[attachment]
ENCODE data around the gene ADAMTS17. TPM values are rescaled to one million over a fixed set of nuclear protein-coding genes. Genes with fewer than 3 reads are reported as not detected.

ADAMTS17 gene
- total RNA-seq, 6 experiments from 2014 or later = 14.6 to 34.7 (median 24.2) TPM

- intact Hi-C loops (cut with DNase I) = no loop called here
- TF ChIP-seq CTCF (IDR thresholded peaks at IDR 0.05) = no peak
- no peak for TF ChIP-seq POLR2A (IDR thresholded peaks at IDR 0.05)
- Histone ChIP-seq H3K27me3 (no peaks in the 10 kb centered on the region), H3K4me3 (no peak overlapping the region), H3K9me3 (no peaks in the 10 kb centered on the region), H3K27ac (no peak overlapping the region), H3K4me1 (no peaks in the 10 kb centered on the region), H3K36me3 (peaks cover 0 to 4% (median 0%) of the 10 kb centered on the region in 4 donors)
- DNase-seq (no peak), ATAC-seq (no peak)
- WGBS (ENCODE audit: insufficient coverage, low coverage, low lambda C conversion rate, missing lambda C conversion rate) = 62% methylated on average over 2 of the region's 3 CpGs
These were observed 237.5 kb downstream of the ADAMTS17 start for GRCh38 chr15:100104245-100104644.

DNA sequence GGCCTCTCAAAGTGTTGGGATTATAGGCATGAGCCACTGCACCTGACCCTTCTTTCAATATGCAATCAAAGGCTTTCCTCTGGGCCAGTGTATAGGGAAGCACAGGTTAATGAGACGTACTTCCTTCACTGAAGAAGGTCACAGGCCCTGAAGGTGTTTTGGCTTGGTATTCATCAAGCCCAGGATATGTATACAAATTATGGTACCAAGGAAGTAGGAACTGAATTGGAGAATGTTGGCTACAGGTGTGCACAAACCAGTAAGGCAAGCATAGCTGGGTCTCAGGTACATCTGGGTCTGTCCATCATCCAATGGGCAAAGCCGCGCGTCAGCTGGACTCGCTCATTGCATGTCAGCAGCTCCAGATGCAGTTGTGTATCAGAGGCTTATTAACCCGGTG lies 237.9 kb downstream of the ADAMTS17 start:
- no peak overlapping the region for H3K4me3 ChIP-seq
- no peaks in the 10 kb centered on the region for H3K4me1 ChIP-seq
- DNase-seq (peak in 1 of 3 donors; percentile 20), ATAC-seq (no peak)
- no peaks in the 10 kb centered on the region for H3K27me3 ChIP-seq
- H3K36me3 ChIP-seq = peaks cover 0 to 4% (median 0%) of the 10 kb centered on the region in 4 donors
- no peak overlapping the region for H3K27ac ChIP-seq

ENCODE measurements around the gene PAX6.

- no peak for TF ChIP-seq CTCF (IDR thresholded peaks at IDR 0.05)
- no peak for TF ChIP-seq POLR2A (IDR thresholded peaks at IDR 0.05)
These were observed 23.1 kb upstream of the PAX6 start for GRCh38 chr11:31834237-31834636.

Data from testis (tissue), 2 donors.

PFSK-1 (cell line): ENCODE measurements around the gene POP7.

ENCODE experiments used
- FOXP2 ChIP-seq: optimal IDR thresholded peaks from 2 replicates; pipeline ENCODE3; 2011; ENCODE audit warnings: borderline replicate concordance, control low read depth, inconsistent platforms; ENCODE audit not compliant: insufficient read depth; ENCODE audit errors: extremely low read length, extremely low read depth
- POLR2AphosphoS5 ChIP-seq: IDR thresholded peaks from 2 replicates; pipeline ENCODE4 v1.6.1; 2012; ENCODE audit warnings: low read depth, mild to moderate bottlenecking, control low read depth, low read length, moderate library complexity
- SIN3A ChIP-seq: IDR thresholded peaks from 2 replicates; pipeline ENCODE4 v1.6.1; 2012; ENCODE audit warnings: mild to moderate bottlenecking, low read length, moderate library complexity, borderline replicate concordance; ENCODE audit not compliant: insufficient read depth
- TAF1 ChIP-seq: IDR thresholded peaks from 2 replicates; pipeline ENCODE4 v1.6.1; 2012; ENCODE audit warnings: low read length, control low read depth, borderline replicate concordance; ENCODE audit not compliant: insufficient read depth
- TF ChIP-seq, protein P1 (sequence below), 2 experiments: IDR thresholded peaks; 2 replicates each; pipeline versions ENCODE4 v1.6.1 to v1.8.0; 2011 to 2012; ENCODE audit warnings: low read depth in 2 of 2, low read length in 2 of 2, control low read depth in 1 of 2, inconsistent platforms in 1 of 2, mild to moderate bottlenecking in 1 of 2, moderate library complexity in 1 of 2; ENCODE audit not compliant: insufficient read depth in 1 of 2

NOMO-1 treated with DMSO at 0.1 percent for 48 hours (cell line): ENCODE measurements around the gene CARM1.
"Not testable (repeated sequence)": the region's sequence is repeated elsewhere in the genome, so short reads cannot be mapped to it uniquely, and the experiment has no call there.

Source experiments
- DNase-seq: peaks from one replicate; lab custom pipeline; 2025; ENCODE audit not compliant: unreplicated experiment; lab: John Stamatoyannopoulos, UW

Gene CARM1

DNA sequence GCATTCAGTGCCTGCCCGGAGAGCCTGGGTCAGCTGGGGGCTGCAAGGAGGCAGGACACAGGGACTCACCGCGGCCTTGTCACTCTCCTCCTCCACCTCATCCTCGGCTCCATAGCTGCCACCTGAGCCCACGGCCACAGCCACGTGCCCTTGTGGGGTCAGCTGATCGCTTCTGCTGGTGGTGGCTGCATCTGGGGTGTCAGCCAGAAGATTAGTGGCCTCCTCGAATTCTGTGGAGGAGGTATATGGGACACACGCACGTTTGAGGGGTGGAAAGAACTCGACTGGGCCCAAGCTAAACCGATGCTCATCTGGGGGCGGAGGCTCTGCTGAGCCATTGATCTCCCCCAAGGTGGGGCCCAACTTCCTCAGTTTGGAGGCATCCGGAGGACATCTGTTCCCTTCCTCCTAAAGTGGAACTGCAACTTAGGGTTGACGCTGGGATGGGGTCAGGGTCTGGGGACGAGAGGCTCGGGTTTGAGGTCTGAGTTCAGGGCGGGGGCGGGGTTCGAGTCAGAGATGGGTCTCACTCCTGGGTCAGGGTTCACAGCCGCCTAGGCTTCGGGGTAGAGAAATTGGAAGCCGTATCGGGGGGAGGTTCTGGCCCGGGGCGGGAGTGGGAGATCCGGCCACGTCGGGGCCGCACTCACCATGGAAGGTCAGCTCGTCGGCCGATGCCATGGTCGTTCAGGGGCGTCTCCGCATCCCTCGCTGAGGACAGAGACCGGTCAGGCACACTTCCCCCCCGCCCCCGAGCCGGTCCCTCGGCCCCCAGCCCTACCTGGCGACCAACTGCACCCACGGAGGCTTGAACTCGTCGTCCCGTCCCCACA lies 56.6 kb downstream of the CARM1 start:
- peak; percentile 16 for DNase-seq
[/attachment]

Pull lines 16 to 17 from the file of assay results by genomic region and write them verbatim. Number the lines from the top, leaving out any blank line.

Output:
- H3K36me3 ChIP-seq = peaks cover 0 to 4% (median 0%) of the 10 kb centered on the region in 4 donors
- no peak overlapping the region for H3K27ac ChIP-seq